Of course, the existence of enough bits of Jesus’ baby penis to make even the most well endowed of men feel inadequate if they were combined caused a bit of an outcry for the Pope to declare which Holy Foreskin was the real one. Sidestepping the issue, Pope Innocent III decreed “Rather than attempt rash answers to such questions, it is better that they be left entirely to God.” Further calls throughout the centuries for other popes to ring in resulted in just as much hand washing.
Continued embarrassment over the little thing in 1900 led to the church declaring anyone who wrote about the Holy Foreskin would be excommunicated.
Around this time the last, and supposedly true, Holy Foreskin existed in Calcutta. How did they get it? It apparently was there from about 1527 when a soldier who took part in the 1527 Sack of Rome was arrested and held in Calcutta. While there, he either revealed he had it or hid it… for reasons we guess… and it was found later in the town. Either way, the town now had the Holy Foreskin and widely proclaimed it, including having a little celebration on the January 1st feast day. At some point it went missing again, but was rediscovered in 1856 hidden in a wall in the Abbey there.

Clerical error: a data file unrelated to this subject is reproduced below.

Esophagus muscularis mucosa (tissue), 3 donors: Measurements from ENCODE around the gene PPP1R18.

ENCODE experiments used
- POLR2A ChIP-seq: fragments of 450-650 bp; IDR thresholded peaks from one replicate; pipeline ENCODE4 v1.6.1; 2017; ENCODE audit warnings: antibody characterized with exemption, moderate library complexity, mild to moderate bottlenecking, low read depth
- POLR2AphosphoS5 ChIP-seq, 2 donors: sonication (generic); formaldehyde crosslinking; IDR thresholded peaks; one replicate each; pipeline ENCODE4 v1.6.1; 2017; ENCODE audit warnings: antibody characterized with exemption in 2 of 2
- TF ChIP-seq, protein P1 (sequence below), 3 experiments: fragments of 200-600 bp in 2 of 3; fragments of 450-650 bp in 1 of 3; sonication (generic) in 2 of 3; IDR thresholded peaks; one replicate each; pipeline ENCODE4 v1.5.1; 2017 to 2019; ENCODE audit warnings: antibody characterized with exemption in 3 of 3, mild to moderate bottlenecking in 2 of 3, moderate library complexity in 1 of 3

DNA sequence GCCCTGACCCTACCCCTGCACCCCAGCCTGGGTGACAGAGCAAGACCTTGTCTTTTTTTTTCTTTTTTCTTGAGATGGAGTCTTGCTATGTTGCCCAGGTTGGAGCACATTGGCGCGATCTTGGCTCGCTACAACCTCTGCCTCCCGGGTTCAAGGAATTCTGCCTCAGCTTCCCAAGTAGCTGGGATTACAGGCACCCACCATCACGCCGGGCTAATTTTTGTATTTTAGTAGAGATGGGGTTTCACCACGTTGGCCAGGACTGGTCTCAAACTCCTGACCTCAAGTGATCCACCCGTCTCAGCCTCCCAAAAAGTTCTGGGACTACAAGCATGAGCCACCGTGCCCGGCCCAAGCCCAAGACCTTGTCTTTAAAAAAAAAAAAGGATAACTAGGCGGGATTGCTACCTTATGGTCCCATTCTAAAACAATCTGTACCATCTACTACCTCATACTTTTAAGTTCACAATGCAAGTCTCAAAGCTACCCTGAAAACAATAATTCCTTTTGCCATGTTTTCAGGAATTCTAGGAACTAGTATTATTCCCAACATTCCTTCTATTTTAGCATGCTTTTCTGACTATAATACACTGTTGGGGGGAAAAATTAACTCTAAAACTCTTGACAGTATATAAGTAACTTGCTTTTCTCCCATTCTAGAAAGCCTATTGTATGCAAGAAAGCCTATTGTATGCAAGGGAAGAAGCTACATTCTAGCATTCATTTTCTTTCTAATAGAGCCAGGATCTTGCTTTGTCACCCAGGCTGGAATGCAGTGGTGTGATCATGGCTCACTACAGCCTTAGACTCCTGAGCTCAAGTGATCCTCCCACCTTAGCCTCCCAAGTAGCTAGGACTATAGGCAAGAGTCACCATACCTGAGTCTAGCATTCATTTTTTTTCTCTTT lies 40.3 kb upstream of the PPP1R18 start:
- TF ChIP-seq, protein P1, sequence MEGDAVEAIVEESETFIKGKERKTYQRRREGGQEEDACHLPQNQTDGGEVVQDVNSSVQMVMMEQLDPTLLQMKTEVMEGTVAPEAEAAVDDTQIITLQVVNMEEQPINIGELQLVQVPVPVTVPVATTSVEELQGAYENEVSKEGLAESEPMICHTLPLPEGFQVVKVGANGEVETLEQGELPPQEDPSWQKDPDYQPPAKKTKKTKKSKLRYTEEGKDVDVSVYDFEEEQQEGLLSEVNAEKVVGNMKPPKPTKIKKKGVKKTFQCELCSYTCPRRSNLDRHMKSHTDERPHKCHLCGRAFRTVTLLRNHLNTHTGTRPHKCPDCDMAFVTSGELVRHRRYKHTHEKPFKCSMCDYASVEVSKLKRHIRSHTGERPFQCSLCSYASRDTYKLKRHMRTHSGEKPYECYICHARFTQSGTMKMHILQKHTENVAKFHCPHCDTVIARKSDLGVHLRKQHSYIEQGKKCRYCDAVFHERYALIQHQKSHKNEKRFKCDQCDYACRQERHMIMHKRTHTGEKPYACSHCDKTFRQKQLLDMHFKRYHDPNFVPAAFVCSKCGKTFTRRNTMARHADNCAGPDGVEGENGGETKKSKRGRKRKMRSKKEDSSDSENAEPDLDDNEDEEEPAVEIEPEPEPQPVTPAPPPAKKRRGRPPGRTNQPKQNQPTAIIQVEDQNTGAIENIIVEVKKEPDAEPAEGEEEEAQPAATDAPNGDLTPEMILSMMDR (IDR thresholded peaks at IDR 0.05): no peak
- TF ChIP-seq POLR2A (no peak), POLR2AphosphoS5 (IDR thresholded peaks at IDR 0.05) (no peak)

Unfortunately, in 1983 the Holy Foreskin went missing for good. Various stories have been bandied about concerning who took it, from a random French couple, to conspiracies that the priest himself did it and just blamed it on others. A larger conspiracy is that the real power behind the disappearance was the Pope himself, with the church at this point being as embarrassed as ever about the existence of the supposed Holy Foreskin and the powers people attributed to it. Thus, they allegedly got rid of it, hoping the wider public would forget.
Of course, the Holy Foreskin was contained in a jewel encrusted case, so it may well be that some thieves simply took it for that reason, not really caring about the bit of skin inside.
Whatever the case, people did not forget, and in the town itself a spate of bad weather directly following was even blamed as God punishing the region for its loss of a bit of his son’s penis.
Sadly, then until now, despite extensive searching by many, nobody seems able to figure out what happened to this bit of baby flesh.